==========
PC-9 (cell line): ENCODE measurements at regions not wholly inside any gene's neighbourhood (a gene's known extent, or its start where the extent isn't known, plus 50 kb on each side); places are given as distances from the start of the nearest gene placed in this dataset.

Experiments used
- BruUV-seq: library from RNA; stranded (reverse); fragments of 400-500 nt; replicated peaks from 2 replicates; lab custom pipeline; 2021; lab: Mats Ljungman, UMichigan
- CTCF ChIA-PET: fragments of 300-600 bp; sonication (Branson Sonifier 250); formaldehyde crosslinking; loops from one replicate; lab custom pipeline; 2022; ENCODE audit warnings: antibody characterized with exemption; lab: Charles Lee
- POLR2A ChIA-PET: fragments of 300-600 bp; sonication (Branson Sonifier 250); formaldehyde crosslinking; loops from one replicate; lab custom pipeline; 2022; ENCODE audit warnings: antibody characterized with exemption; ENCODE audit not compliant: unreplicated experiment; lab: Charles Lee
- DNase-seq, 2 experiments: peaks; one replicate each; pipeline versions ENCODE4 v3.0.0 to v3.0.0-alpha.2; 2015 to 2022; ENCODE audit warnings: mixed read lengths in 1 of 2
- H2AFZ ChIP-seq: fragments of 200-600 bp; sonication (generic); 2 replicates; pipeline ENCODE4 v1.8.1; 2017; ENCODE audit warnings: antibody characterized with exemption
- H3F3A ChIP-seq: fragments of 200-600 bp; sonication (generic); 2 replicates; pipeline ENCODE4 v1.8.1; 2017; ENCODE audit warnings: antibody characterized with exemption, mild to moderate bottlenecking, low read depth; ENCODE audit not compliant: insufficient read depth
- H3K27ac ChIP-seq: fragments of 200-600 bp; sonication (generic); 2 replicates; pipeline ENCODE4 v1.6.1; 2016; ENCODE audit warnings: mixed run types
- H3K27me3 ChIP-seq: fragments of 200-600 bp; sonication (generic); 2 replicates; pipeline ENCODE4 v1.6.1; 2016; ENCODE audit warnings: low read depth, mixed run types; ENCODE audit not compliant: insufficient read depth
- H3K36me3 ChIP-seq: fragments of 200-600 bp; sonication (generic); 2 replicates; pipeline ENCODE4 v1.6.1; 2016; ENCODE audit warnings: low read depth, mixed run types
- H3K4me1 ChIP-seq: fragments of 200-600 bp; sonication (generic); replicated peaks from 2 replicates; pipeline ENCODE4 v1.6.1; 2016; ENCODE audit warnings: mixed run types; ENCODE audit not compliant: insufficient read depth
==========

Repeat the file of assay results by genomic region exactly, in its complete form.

PC-9 (cell line): ENCODE measurements at regions not wholly inside any gene's neighbourhood (a gene's known extent, or its start where the extent isn't known, plus 50 kb on each side); places are given as distances from the start of the nearest gene placed in this dataset.

Experiments used
- BruUV-seq: library from RNA; stranded (reverse); fragments of 400-500 nt; replicated peaks from 2 replicates; lab custom pipeline; 2021; lab: Mats Ljungman, UMichigan
- CTCF ChIA-PET: fragments of 300-600 bp; sonication (Branson Sonifier 250); formaldehyde crosslinking; loops from one replicate; lab custom pipeline; 2022; ENCODE audit warnings: antibody characterized with exemption; lab: Charles Lee
- POLR2A ChIA-PET: fragments of 300-600 bp; sonication (Branson Sonifier 250); formaldehyde crosslinking; loops from one replicate; lab custom pipeline; 2022; ENCODE audit warnings: antibody characterized with exemption; ENCODE audit not compliant: unreplicated experiment; lab: Charles Lee
- DNase-seq, 2 experiments: peaks; one replicate each; pipeline versions ENCODE4 v3.0.0 to v3.0.0-alpha.2; 2015 to 2022; ENCODE audit warnings: mixed read lengths in 1 of 2
- H2AFZ ChIP-seq: fragments of 200-600 bp; sonication (generic); 2 replicates; pipeline ENCODE4 v1.8.1; 2017; ENCODE audit warnings: antibody characterized with exemption
- H3F3A ChIP-seq: fragments of 200-600 bp; sonication (generic); 2 replicates; pipeline ENCODE4 v1.8.1; 2017; ENCODE audit warnings: antibody characterized with exemption, mild to moderate bottlenecking, low read depth; ENCODE audit not compliant: insufficient read depth
- H3K27ac ChIP-seq: fragments of 200-600 bp; sonication (generic); 2 replicates; pipeline ENCODE4 v1.6.1; 2016; ENCODE audit warnings: mixed run types
- H3K27me3 ChIP-seq: fragments of 200-600 bp; sonication (generic); 2 replicates; pipeline ENCODE4 v1.6.1; 2016; ENCODE audit warnings: low read depth, mixed run types; ENCODE audit not compliant: insufficient read depth
- H3K36me3 ChIP-seq: fragments of 200-600 bp; sonication (generic); 2 replicates; pipeline ENCODE4 v1.6.1; 2016; ENCODE audit warnings: low read depth, mixed run types
- H3K4me1 ChIP-seq: fragments of 200-600 bp; sonication (generic); replicated peaks from 2 replicates; pipeline ENCODE4 v1.6.1; 2016; ENCODE audit warnings: mixed run types; ENCODE audit not compliant: insufficient read depth